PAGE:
9. [S1490] Genealogics Website, online http://www.genealogics.org/index.php, Elizabeth de Welles: http://www.genealogics.org/getperson.php?personID=I00214406&tree=LEO
  10. [S1490] Genealogics Website, online http://www.genealogics.org/index.php, Eleanor|Alinore de Mowbray: http://www.genealogics.org/getperson.php?personID=I00026836&tree=LEO
  11. [S2261] Douglas Richardson, Richardson PA, Mowbray 8.iii: pp. 531.
  12. [S673] David Faris, Faris [1999] - Plantagenet Ancestry, p. 188 (see note for his spouse, Alinore (Eleanor) Mowbray.).

Eleanor (Alianore) de Mowbray1,2,3,4,5

F, #10977, d. before 10 June 1387
FatherSir John de Mowbray Knt., 3rd Lord Mowbray, Baron of Axholme and Thirsk6,2,3,4,7,8 b. 29 Nov 1310, d. 4 Oct 1361
MotherJoan (?) of Lancaster9,2,3,4,10,8 b. c 1312, d. 7 Jul 1349
Last Edited10 Dec 2020
     Eleanor (Alianore) de Mowbray married Sir Roger la Warre Knt., 3rd Lord La Warre, son of Sir John la Warre Knt., of Wickwar, Gloucestershire and Margaret de Holand, before 23 July 1358; his 2nd wife; her 1st husband.11,1,2,12,3,5 Eleanor (Alianore) de Mowbray married Sir Louis de Clifford Knt., son of Sir Roger de Clifford 5th Lord Clifford, of Appleby, Lord of Westmoreland and Maud de Beauchamp, before 13 October 1375; her 2nd husband.13,1,14,2
Eleanor (Alianore) de Mowbray died before 10 June 1387; died testate; van de Pas says d. "abt 18 Aug 1387."13,2,3
     Reference: van de Pas cites: 1. A Genealogical History of the dormant, abeyant, forfeited and extinct peerages of the British Empire, London, 1866, Burke, Sir Bernard, Reference: 387
2. Cahiers de Saint Louis , Dupont, Jacques and Saillot, Jacques, Reference: 983
3. Ancestral Roots of Certain American Colonists who came to America bef. 1700, Baltimore, 1995, Weis, Frederick Lewis; Sheppard, Walter, Reference: 22 first name.3

; per Faris (1999) p. 188: [quote] ALIANOR MOWBRAY, was married for the first time before 23 July 1358 to ROGER LA WARRE, Kin., 3rd Lord Ia Warre, son and heir of John Ia Warre, Knt. (of Magna Carta Surety descent and descendant of Charlemagne), by Margaret (descendant of Charlemagne), daughter of Robert de Holand, 1st Lord Holand, of Upholland, co. Lancaster. He was born on 30 Nov. 1326, and was grandson and heir of John Ia Warre, 2nd Lord Ia Warre. He had been married previously before 14 Oct. 1338 to Elizabeth de Welle, daughter of Adam de Welle, Knt., of Well, co. Lincoln, by his wife Margaret (and had sons and heirs, John and Thomas, 4th & 5th Lords Ia Warre, respectively). She was living on 24 Feb. 1344/5. He had been married previously for the second time before 3 Feb. 1353/4 to Elizabeth ________. He was at the Battle of Poitiers where he captured the King of France. He was summoned to Parliament from 14 Aug. 1362 by writs directed Rogero de (a Warre. "Roger Ia Warre, Knt., of Wakerle, Northants, Swynesheved Lincs", died testate (Linc. Epis. Reg., 96 Bokingham) aged forty-three in Gascony on 27 Aug. 1370 (will requested burial in the Abbey of Swinehead, co. Lincoln). She was married for the second time to LEWIS CLIFFORD, Knt. (died testate 1404), and died testate before 10 June 1387.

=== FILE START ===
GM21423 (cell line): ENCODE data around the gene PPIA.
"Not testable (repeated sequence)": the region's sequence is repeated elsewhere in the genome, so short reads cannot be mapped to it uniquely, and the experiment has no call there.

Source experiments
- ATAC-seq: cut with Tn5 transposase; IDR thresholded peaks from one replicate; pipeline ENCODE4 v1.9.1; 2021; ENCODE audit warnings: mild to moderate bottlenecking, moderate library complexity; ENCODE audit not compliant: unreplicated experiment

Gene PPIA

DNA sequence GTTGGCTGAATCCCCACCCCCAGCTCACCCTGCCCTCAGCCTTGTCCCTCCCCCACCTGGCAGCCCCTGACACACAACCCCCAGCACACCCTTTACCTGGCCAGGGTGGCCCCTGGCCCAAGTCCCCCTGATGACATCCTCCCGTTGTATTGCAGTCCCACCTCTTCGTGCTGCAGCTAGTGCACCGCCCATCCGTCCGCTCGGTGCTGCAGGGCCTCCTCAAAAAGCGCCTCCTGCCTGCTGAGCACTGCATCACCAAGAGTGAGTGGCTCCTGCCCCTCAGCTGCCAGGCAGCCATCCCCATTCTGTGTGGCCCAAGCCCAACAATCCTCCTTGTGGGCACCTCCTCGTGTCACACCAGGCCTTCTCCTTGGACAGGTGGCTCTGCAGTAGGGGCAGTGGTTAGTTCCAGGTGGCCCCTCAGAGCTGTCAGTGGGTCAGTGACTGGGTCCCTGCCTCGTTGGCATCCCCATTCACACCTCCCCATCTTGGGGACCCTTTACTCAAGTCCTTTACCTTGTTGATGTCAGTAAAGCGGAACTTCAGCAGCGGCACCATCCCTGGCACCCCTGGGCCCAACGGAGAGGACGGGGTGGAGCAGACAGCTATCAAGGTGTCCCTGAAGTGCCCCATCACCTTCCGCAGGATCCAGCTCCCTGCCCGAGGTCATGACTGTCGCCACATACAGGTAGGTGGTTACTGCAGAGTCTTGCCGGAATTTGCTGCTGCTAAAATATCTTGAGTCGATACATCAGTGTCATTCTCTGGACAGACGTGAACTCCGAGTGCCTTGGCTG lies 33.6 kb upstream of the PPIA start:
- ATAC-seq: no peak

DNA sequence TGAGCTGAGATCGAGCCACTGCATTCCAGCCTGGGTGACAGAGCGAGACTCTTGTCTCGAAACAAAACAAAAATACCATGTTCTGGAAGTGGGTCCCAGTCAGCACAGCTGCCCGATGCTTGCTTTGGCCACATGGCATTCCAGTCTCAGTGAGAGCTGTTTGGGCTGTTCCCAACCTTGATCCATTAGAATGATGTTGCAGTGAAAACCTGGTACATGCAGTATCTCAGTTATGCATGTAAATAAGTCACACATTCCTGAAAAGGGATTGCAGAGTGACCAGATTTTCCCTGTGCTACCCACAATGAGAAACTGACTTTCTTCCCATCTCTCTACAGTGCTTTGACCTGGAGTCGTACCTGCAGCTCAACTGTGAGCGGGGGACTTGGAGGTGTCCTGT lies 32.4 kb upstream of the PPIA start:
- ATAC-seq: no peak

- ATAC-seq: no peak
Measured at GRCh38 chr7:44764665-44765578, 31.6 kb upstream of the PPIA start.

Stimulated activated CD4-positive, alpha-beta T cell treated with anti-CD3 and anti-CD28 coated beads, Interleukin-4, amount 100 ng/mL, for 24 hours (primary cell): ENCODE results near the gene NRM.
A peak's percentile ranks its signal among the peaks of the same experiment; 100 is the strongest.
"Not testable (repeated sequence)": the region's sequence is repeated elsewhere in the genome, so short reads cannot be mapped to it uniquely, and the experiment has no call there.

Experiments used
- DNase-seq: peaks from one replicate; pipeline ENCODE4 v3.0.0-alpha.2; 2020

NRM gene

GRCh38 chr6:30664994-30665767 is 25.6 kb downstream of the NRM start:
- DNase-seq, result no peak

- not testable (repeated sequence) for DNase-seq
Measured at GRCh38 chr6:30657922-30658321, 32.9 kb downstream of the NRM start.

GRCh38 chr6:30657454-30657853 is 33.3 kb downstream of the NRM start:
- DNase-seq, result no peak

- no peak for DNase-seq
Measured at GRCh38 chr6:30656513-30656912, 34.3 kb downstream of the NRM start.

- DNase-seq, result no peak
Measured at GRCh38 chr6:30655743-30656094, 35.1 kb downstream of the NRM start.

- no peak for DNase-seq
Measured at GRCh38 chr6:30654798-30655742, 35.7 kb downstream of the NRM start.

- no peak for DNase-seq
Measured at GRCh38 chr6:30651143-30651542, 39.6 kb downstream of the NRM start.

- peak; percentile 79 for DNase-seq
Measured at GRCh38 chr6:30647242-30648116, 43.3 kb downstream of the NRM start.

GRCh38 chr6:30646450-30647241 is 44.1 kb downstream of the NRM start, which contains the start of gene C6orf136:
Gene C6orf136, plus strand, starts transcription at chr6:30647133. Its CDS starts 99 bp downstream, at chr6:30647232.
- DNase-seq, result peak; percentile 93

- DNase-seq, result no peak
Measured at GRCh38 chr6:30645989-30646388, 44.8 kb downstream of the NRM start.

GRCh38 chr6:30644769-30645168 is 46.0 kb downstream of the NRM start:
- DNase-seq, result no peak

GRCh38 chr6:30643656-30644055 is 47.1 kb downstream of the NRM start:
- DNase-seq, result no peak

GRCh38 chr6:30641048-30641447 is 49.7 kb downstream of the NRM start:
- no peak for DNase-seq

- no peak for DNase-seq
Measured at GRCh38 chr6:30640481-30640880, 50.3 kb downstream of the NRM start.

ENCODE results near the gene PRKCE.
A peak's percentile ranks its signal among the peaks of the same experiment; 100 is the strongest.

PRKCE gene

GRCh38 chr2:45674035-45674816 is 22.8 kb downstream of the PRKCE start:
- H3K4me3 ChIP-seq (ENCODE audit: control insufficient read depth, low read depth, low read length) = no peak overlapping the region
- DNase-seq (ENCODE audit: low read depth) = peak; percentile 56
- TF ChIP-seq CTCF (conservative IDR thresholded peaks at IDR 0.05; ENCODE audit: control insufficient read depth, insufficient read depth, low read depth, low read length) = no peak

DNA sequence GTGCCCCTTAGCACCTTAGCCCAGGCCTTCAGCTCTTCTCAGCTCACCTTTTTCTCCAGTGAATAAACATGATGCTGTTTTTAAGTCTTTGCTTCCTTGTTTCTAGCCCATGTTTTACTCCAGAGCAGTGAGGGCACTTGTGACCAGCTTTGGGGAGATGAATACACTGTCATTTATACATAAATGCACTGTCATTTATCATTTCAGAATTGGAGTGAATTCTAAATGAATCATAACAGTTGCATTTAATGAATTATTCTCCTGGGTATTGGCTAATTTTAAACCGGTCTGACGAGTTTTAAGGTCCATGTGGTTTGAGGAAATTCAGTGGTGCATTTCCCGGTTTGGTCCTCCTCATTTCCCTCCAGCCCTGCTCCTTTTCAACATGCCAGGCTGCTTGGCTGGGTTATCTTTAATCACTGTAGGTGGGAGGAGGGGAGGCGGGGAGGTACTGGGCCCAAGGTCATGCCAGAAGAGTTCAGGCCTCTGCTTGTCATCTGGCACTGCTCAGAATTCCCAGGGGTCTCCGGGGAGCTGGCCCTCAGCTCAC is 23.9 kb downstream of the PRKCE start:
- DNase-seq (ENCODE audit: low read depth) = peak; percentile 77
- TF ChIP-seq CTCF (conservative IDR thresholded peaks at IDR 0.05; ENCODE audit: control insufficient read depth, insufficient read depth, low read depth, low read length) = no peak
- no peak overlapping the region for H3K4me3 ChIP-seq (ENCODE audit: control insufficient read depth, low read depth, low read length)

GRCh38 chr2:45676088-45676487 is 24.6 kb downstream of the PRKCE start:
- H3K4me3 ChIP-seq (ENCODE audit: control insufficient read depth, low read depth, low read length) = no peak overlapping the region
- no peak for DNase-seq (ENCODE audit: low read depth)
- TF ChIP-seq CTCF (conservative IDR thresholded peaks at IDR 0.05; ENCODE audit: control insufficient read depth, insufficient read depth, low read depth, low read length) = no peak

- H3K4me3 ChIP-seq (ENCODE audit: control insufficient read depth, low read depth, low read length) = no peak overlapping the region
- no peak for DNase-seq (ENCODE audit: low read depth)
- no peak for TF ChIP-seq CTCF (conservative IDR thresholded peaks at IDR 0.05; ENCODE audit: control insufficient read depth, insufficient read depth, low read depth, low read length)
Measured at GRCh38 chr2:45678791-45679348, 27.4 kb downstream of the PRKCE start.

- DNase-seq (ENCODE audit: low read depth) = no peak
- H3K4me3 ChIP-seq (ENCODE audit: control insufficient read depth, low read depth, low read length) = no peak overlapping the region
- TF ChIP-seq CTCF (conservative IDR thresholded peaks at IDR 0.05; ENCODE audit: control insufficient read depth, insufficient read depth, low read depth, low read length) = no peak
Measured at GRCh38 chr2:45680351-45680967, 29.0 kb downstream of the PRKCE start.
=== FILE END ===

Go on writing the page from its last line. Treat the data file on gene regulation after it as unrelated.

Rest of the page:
Nichols 2(1):210 (1795). Test. Vetusta, p. 75. C.P. 4:144-151, 147 footnote d (1916) (he was a Lollard). C.P. 7:452 chart, 453-454 (1929). Comber (1933), pp. 302-303 (arms: Gules, crusilly fitchy a lion rampant argent).
[end quote]11,13

Family 1

Sir Roger la Warre Knt., 3rd Lord La Warre b. 30 Nov 1326, d. 27 Aug 1370
Child

Family 2

Sir Louis de Clifford Knt. d. 5 Dec 1404

Citations

  1. [S1396] Burke's Peerage & Gentry Web Site, online http://www.burkes-peerage.net/sites/peerageandgentry/sitepages/home.asp, de la Warr Family Page. Hereinafter cited as Burke's Peerage & Gentry Web Site.
  2. [S2261] Douglas Richardson, Plantagenet Ancestry: A Study in Colonial and Medieval Families, 1st edition (n.p.: Genealogical Publishing Company, Inc., 2004), Humphrey 9: p. 401. Hereinafter cited as Richardson PA.
  3. [S1490] Genealogics Website (oiginated by Leo van de Pas, continued by Ian Fettes), online http://www.genealogics.org/index.php, Eleanor|Alinore de Mowbray: http://www.genealogics.org/getperson.php?personID=I00026836&tree=LEO. Hereinafter cited as Genealogics Website.
  4. [S2261] Douglas Richardson, Richardson PA, Mowbray 8: pp. 530-31.
  5. [S2261] Douglas Richardson, Richardson PA, Mowbray 8.iii: pp. 531.
  6. [S1490] Genealogics Website, online http://www.genealogics.org/index.php, John de Mowbray: http://www.genealogics.org/getperson.php?personID=I00007807&tree=LEO
  7. [S1490] Genealogics Website, online http://www.genealogics.org/index.php, John de Mowbray: https://www.genealogics.org/getperson.php?personID=I00026833&tree=LEO
  8. [S2203] Foundation for Medieval Genealogy (FMG): MEDIEVAL LANDS - A prosopography of medieval European noble and royal families, online http://fmg.ac/Projects/MedLands/index.htm, https://fmg.ac/Projects/MedLands/ENGLISHNOBILITYMEDIEVAL3L-O.htm#John3Mowbraydied1361. Hereinafter cited as FMG Medieval Lands Website.
  9. [S1490] Genealogics Website, online http://www.genealogics.org/index.php, Elizabeth de Segrave: http://www.genealogics.org/getperson.php?personID=I00007808&tree=LEO
  10. [S1490] Genealogics Website, online http://www.genealogics.org/index.php, Joan of Lancaster (Plantagenet): https://www.genealogics.org/getperson.php?personID=I00005204&tree=LEO